Dane Laffrey’s set design is at once idyllic and stark. Audiences meet the cast as they recover from a hurricane. Tropical breeze sift across a lagoon. On the sandy beach, as tropical breezes drift across a lagoon, the islanders go about picking up their live. s again. There’s a huge, defunct truck, fallen utility pole, an overturned boat, a hungry goat, storm debris of all kind.
Though you’d never know it from their sound, the show only has five band members. However, much of the music is provided by the cast, who pick up broken glass and items displaced by the storm and create instruments. You might also catch Salonga on percussion.
Lea explains that performing in the round delivers a new dimension to the story as the cast, often going into the audience, draw members into the story. But there are challenges: “You have to favor everybody 360 degrees. You can’t be still for too long or three-fourths of the audience won’t see you.”
Lighting for a show in the round can also be a challenge. To avoid light glaring into cast members faces as well as the audience, multiple award-winning lighting pros Jules Fisher and Peggy Eisenhauer have lighted with banks of overhead light grids.
Lea particularly enjoys the pre-show routine of the company onstage to clean up their ravaged town. “We’re all over passing the baton from one to the other. It’s serious, but we have fun — especially when I spot people I know out there and get to play a little. It’s a great way to get rid of pre-show jitters.”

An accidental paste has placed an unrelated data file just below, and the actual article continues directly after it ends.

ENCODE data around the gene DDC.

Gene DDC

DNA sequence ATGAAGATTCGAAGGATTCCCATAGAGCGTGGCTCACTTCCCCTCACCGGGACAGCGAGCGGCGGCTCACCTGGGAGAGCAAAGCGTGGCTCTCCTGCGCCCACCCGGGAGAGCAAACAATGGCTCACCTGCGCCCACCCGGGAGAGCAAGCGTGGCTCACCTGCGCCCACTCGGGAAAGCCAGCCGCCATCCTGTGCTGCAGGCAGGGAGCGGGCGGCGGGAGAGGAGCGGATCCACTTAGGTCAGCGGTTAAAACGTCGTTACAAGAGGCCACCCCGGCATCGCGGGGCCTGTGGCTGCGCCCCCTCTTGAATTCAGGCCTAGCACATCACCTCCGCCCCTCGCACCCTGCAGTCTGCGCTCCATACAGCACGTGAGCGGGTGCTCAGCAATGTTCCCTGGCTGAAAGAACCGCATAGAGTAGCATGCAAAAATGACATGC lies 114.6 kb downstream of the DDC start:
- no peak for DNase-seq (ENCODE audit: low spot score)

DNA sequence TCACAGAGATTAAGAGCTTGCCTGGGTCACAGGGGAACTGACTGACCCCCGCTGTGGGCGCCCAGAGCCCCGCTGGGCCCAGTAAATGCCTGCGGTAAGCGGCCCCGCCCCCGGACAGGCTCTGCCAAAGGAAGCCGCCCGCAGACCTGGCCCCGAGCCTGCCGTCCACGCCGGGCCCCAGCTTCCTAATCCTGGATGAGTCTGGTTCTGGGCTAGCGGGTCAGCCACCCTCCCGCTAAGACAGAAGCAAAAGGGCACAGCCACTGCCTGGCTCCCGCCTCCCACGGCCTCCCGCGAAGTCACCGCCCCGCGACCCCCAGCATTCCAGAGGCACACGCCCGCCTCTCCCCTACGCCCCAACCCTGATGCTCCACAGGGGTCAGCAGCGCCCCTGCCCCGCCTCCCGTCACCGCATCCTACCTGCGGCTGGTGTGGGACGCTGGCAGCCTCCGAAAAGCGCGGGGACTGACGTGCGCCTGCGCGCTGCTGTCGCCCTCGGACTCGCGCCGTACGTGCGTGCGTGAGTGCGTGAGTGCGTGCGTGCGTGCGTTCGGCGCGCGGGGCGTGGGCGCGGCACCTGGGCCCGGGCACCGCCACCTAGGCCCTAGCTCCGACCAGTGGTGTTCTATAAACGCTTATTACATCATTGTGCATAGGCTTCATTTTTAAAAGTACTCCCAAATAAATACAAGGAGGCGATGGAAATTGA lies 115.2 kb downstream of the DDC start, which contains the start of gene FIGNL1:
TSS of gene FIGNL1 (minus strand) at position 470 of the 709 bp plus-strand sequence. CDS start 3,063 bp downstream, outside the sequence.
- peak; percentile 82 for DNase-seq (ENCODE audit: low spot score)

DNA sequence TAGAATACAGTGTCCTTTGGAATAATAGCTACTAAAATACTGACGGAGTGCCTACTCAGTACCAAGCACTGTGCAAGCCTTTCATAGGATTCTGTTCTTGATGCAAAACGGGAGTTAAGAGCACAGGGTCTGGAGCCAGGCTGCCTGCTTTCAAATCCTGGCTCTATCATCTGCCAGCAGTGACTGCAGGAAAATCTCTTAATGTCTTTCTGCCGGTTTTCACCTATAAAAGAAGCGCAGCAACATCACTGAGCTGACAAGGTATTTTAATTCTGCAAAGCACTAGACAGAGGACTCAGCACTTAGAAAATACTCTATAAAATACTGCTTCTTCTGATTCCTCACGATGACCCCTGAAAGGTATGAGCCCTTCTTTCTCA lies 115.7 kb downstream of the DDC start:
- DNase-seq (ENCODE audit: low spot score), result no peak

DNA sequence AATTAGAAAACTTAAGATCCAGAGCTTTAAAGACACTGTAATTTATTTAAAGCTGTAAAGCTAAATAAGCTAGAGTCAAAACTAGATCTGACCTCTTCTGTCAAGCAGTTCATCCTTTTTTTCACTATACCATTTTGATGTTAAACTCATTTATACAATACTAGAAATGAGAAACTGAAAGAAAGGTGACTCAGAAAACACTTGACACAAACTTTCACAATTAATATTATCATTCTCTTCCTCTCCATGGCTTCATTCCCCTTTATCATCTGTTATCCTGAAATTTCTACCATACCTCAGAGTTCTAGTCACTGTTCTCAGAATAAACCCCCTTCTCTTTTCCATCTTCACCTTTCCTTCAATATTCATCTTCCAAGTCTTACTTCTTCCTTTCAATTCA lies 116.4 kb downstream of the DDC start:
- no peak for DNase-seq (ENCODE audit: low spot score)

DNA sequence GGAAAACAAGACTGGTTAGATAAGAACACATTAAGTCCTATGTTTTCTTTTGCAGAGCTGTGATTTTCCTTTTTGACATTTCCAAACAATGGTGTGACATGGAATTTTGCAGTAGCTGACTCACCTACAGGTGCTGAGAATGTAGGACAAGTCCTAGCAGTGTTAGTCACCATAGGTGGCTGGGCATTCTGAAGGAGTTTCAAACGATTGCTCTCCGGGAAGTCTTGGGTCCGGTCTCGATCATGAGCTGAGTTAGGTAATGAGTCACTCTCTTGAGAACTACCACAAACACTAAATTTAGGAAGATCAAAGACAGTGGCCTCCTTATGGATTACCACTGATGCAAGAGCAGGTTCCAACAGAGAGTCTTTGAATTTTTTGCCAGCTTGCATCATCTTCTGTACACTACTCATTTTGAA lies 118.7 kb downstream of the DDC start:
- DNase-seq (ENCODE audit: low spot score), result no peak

Stardom: From Manila to the West End and Broadway
At 17, Lea Salonga was plucked from hundreds of talented hopefuls auditioning for Cameron Mackintosh and director Nicholas Hytner for the coveted role of Vietnamese war orphan Kim in Claude-Michel Schónberg, Alain Boublil, and Richard Maltby Jr.’s Miss Saigon.
Lea could never forget her last call back in Manila when she sang again for Macintosh, Hytner, Schónberg, and Boublil. How could she perceive what was about to transpire – and change her life forever? Arriving beautiful and calm, she casually asked Schónberg for his autograph on a promotion sheet from Les Misèrables. In a sheer moment of inevitability, no mere pianist accompanied her. As Schónberg played, the team hung over the piano on every word as if history was in the making. Salonga came prepared. She sang the poignant “Sun and Moon,” with the composer singing the role of Chris. It was magic. When she finished, they’d found their Kim.
She may have arrived an unknown to London but, “I was far from a greenhorn.” Lea had been performing since age seven, and had her first album at 10. “We peddled my music, going from music store to music store. It didn’t happen overnight. What does? Then, the orders were coming in – more than we ever imagined.”